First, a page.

I should also point out that this procedure also works on a Windows NTFS partition as well. If I could find the link I had, I could point you towards a third-party disk defragmentor for Windows, that does the same thing (and if I remember correctly, I’ve got a feeling I saw Microsoft’s Raymond Chen using it as well.)

So, how do you actually achieve all this, and how did I get on when I did it?. It’s actually quite simple, and I’ll post that later.

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More on MythTV File Fragmentation

October 9th, 2008 No comments

I posted last night about slow delete response time in MythTV. At some point, I mentioned that I would explain why file fragmentation could be an issue on a MythTV box. To be fair, this isn’t MythTV’s fault – it’s a problem that would affect all media centre computers, regardless of file system, OS or architecture.

This is all from information I learnt last night, so it’s an amalgamation of various sources, some which I forget.

The typical line about Linux file systems (particularly ext3) is that they do not need to be typically defragmented. From the reasons that were given, it does make sense that in a lot of instances, that is correct and they do not need to be defragged.

Basically, when a file is created, the file system drivers do not simply try and fill all available blocks from the start of the disk (e.g. like FAT does), that is to say, imagine two files – A and B – (size/number of blocks isn’t important) which are separated by a space of 10 free blocks. Now imagine a third file (C) is written to disk – it is 15 blocks in size. With a FAT (or similar) file system is used, it will write the first 10 blocks of C in-between files A and B, and write the final 5 blocks after file B. With a more intelligent file system (say ext3), the system will see the empty 10 blocks and ignore them, it will seek for a space which is 15 blocks in size. Only if it cannot find a space of an appropriate size, will it use the free spaces between existing files.

As well as this, file systems such as ext3 will preallocate/reserve a few extra blocks around a file, to allow for future file growth. This again reduces the need to find new spaces, as they is usually enough room to accommodate the increase.

Also, something else to note is that (allegedly) ext3 is good at this, xfs is much better, and ReiserFS (v3) is crap at doing this (and hence there is, apparently, a need to defragment ReiserFS partitions).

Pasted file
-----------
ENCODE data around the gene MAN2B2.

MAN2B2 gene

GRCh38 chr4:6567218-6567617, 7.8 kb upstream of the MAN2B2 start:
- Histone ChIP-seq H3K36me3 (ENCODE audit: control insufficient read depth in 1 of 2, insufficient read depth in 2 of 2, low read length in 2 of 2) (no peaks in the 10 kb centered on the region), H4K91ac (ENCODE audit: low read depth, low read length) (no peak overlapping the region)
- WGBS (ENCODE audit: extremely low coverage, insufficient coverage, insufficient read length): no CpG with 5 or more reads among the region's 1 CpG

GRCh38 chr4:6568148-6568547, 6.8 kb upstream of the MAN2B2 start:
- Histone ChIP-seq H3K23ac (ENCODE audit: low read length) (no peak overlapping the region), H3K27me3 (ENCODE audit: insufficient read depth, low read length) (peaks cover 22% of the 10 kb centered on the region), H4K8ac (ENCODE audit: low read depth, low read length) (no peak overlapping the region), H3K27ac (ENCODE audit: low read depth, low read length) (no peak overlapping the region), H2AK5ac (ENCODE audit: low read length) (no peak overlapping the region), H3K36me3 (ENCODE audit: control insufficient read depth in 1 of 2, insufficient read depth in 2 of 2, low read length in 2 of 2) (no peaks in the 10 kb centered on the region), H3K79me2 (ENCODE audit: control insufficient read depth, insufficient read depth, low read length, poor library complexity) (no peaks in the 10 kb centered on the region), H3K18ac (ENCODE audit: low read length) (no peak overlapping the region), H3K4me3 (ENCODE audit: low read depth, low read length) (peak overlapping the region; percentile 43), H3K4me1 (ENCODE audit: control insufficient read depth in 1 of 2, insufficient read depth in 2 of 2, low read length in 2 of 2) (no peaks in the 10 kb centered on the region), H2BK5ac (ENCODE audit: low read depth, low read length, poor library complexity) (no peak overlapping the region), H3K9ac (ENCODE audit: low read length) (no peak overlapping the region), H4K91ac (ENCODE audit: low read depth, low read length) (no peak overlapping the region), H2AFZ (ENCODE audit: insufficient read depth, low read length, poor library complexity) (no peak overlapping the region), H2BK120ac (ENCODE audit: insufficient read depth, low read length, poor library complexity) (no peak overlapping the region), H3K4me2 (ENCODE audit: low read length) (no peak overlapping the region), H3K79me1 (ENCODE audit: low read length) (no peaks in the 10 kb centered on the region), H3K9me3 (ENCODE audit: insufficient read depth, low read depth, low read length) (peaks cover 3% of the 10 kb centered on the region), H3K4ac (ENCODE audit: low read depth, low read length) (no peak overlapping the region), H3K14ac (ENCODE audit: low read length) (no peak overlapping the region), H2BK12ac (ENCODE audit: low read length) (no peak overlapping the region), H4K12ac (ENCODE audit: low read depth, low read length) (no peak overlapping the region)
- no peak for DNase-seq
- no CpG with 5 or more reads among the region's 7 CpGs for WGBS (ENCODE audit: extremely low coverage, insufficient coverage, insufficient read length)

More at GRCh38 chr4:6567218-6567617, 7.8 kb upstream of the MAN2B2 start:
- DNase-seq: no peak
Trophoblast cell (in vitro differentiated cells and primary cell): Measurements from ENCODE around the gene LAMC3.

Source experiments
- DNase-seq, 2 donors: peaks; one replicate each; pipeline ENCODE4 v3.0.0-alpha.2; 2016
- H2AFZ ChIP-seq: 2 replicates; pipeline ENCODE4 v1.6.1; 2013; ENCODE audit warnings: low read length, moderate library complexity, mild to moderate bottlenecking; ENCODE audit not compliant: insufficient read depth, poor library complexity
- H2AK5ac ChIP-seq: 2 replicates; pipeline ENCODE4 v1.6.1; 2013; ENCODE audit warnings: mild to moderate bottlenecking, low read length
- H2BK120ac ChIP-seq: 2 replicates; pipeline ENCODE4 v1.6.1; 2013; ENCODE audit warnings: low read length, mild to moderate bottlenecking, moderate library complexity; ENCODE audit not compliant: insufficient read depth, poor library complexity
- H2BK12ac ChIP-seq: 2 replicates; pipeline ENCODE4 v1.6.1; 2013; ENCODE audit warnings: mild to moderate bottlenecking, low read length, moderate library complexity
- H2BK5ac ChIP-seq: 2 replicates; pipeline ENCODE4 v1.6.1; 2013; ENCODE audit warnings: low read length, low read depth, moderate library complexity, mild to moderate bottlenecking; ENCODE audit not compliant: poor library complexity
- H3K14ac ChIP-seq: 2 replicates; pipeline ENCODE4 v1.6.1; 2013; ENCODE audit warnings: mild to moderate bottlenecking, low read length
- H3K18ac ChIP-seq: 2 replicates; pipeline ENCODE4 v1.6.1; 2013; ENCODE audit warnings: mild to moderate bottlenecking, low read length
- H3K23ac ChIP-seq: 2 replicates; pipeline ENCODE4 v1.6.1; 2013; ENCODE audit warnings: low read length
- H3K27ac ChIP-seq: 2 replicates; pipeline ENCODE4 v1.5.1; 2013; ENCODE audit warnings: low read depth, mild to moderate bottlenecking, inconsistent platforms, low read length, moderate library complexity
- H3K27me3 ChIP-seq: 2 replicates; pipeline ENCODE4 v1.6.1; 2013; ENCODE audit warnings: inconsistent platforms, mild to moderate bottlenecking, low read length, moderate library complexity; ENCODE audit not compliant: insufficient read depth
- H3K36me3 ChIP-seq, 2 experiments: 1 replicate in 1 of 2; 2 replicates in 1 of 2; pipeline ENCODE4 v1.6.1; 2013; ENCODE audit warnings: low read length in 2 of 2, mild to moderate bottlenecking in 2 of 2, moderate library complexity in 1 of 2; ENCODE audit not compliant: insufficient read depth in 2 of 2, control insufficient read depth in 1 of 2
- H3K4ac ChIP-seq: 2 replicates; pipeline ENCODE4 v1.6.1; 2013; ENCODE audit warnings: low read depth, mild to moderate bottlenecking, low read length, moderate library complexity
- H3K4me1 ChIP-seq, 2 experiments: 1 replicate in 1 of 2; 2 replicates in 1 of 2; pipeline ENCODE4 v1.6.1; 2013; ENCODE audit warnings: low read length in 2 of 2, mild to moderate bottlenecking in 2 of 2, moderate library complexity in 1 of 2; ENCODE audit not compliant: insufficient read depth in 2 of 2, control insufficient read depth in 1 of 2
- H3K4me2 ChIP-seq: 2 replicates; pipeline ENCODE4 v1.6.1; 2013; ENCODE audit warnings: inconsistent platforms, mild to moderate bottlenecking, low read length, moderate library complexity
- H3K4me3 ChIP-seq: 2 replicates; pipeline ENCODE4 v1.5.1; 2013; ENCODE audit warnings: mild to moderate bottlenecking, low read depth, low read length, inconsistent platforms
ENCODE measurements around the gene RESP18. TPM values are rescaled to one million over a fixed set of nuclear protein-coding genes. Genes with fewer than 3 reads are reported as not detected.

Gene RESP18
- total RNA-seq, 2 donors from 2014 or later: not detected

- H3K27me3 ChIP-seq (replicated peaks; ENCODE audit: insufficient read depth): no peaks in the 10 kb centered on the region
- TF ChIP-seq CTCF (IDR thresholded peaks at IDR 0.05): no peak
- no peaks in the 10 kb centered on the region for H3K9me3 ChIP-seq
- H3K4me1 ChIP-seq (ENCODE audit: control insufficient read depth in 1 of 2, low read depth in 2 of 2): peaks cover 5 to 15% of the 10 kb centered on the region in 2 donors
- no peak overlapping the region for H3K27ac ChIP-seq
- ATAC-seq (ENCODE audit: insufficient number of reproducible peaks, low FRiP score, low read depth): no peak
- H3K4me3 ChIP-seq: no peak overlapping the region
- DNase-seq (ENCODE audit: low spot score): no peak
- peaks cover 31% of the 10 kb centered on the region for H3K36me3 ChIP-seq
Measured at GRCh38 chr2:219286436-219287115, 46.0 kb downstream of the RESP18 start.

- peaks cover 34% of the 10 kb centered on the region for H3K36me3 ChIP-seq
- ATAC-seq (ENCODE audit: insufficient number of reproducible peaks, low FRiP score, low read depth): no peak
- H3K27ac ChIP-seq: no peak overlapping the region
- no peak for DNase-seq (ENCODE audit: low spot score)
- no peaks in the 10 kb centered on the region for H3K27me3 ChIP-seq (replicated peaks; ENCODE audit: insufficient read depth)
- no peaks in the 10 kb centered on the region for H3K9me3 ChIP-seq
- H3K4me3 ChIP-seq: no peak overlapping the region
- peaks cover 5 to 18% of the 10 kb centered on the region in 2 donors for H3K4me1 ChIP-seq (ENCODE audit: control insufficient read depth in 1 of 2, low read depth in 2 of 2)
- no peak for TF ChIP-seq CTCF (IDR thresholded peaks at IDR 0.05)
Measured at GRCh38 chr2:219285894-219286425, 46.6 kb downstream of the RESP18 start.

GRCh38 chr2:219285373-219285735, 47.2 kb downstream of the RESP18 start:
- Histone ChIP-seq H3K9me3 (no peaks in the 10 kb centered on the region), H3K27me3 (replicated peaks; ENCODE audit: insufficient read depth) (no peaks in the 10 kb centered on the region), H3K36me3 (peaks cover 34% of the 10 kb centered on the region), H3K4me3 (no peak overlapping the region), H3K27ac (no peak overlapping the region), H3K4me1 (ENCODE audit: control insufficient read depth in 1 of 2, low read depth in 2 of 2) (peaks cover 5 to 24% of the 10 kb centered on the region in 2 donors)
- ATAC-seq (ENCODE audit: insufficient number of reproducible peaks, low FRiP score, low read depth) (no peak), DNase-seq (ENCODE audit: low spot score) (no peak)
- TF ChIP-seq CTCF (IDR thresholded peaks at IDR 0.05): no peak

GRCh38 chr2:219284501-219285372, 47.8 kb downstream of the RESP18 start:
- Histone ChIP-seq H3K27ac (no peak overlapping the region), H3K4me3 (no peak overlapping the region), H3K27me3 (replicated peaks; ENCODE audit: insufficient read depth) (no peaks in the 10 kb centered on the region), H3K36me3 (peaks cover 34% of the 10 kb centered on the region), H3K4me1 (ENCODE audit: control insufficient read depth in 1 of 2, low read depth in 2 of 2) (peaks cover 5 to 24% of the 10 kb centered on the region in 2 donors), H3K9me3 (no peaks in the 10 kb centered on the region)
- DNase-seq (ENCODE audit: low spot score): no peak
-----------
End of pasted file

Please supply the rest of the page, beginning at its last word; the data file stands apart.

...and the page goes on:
This is all very well and good, and I can understand where people are coming from when they say “You don’t need to defragment Linux file systems”, however there is a problem with this and it applies to media centres.

The problem is quite simple: Recordings on a media centre are large, and they grow at an unknown rate for long periods of time.

Think about it for a second, if you copy a Word document on to a partition, the chances are it’s not going to grow too much, and if it does, it will happen in a quick burst. With a media file, that is being recorded from a live stream, it will be drip-fed data over a period of time – an hour long programme is not an unusual programme length.

This means that the preallocation of blocks isn’t going to be enough – you are quickly going to overrun those buffer-blocks. As more and more data is fed in, the file system driver is not going to perpetually move the recording file into free space – imagine copying an hour long recording of approximately 4GB every time you over run a few kilobytes of buffer blocks.

Couple this with the fact that you are not going to delete recordings in the order you recorded them in – if you’re like me, you delete them as you watch them, and maybe save a few for later watching. That behaviour is going to leave free-space holes all over the place, and I really don’t know how the file system picks up those holes – may be it will start to use those holes up first as initially your recording file is going to be small.

So, so far this points to the idea that a media centre is more likely to need defragmenting than a usual desktop machine, or even server. So I would expect to see more fragmentation on a media centre, and therefore, this could be part of my problem.